How I Could Compromise 4% (Locked) Instagram Accounts

TL;DR: Missing authentication combined with a simple Insecure Direct Object Reference vulnerability allowed to overtake a selection of temporary locked Instagram accounts. An extrapolation of the PoC account range learned that 4% of all existing & active Instagram accounts (approx. 500 million) were in a vulnerable locked state (approx. 20 million). Facebook fixed the vulnerability within a day and granted a $5.000 bounty 10 days later.


It was a while ago that I actually hunted for vulnerabilities in Instagram when I logged back in to one of my test accounts. I have spent most of my free time in 2016 presenting about Instagram vulnerabilities I found in 2015. After providing valid credentials, I was immediately redirected to a page which told me I had to verify my account, probably due to inactivity. The option that was offered to me was to verify by email, as I didn’t link any phone number to this account yet:


The URL revealed the issue: this page was actually accessible without being authenticated (“checkpoint_logged_out_main”) and contained my Instagram test account’s unique user id. Now, even if I were to land on the same “Verify by Email” page of other accounts, it would have no direct security impact, as I don’t have access to my victims’ email addresses. However, an enumeration of one million accounts in the range 2.000.000000-2.001.000000 (Instagram has incremental user ids 🙂 ) yielded the following interesting results:

Verify account via Captcha: 1.099 accounts (0.1%)


These might have been accounts that were observed to perform spamming. No direct security impact.

Verify account via email / SMS: 1.960 accounts (0.2%)


This was the same case as for my test account: No direct security impact.

Update email address & verify account: 1.690 accounts (0.17%)


Now this is where things got interesting. This page allowed me to update the email address of the temporary locked account, which is a big deal. Once an attacker could set the email address linked to an Instagram account, he/she could perform a password reset via email and gain full access to it. Big security impact, but only 0.17% accounts affected in the one million range.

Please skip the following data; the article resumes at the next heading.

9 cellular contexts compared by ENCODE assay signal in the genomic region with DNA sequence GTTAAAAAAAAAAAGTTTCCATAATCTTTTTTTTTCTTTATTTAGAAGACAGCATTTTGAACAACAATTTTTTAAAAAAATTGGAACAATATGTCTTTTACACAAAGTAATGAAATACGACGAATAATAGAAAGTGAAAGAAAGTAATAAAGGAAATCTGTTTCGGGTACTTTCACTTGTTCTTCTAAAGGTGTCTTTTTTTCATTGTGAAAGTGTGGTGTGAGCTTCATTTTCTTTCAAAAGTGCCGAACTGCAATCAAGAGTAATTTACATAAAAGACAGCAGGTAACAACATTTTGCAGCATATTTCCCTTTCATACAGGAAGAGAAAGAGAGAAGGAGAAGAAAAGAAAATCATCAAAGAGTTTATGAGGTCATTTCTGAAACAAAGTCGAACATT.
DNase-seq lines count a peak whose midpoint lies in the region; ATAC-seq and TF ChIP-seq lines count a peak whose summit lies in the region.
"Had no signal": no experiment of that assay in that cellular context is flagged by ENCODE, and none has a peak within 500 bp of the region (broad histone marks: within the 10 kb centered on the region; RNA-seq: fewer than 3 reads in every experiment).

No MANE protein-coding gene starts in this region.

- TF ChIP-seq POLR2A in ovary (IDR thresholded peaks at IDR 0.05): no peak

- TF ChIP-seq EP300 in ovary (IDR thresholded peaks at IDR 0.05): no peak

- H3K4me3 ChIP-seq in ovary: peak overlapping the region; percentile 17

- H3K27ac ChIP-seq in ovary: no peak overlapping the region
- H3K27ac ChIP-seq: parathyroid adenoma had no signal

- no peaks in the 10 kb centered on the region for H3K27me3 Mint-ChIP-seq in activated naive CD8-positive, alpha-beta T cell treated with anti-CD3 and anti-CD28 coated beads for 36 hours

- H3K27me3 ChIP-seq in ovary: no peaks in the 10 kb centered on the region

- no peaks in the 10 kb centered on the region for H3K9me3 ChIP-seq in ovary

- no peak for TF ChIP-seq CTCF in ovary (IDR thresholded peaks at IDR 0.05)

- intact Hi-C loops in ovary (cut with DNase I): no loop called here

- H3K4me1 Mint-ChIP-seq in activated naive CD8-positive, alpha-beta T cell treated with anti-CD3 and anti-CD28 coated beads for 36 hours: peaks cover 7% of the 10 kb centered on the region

Update phone number & verify account: 38.808 accounts (3.88%)


This case was the most troublesome, as an attacker could on one hand gather sensitive user information (pre-filled phone number in some cases), and on the other hand simply update the phone number linked to the victim Instagram account. After successfully linking a new phone number, an attacker could perform the “reset password via SMS” scenario and gain complete access to the account. Big security impact, and almost 4% of all accounts affected in the one million range. A quick manual verification also learned that these were mostly human accounts which had been inactive for a couple of weeks, of which many had a good amount of followers on Instagram.

Note that I could not immediately get any of my test accounts in the “phone number verification” state and thus did not perform an actual account takeover scenario, since I couldn’t reproduce this on my test accounts directly. This is the only thing you can do when adhering to responsible disclosure – never touch existing accounts! I explicitly mentioned this to Facebook while reporting, in order to avoid any confusion. I believe this is the responsibility of all bug bounty hunters, despite the fact that it might result in lower bounties in some edge cases. The required trust relationship between researchers and bug bounty providers in the eco-system relies on this, which is still too often under pressure currently.


Facebook fixed the issue within 24 hours, by enforcing authentication on the pages that allow to update profile information such as email address and/or phone number.


  • 14/03/2016: Bug submitted to Facebook
  • 14/03/2016: Facebook reply: “We are sending it to the appropriate product team for further investigation.”
  • 15/03/2016: Facebook reply: “We have looked into this issue and believe that the vulnerability has been patched.”
  • 16/03/2016: Confirmation that bug is fixed to Facebook
  • 25/03/2016: Facebook reply: “After reviewing the issue you have reported, we have decided to award you a bounty of $5,000 USD.”

Belgian. IT Security. Bug Bounty Hunter.


    • Mostly HTML, JavaScript and scripting languages like Python, Powershell and Bash.

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